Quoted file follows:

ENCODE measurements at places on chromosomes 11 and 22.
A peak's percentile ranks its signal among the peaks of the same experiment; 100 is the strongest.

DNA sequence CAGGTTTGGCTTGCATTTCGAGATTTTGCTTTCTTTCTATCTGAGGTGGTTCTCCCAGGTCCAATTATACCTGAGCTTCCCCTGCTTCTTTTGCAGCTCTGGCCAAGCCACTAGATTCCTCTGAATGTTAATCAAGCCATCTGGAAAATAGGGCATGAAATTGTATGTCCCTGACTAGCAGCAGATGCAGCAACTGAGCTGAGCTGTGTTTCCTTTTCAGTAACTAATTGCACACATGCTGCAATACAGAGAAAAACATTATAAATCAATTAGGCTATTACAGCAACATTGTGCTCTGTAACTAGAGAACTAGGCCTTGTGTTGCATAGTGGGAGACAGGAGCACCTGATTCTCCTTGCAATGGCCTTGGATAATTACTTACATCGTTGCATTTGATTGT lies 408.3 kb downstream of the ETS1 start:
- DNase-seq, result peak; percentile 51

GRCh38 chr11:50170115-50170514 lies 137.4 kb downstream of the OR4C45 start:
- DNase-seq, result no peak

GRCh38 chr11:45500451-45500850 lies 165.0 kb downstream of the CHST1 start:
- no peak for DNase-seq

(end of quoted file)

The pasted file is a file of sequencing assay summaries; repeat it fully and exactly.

ENCODE measurements at places on chromosomes 11 and 22.
A peak's percentile ranks its signal among the peaks of the same experiment; 100 is the strongest.

DNA sequence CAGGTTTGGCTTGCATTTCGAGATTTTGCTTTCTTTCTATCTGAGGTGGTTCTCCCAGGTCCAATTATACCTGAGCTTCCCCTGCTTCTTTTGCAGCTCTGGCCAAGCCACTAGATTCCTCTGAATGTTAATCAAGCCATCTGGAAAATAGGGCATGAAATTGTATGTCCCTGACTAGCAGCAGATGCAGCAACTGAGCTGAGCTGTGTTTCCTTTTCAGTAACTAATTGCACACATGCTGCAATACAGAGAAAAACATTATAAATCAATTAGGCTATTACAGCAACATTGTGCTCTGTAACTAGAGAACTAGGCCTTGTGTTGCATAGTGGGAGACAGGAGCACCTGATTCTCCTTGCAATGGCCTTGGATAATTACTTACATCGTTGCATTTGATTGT lies 408.3 kb downstream of the ETS1 start:
- DNase-seq, result peak; percentile 51

GRCh38 chr11:50170115-50170514 lies 137.4 kb downstream of the OR4C45 start:
- DNase-seq, result no peak

GRCh38 chr11:45500451-45500850 lies 165.0 kb downstream of the CHST1 start:
- no peak for DNase-seq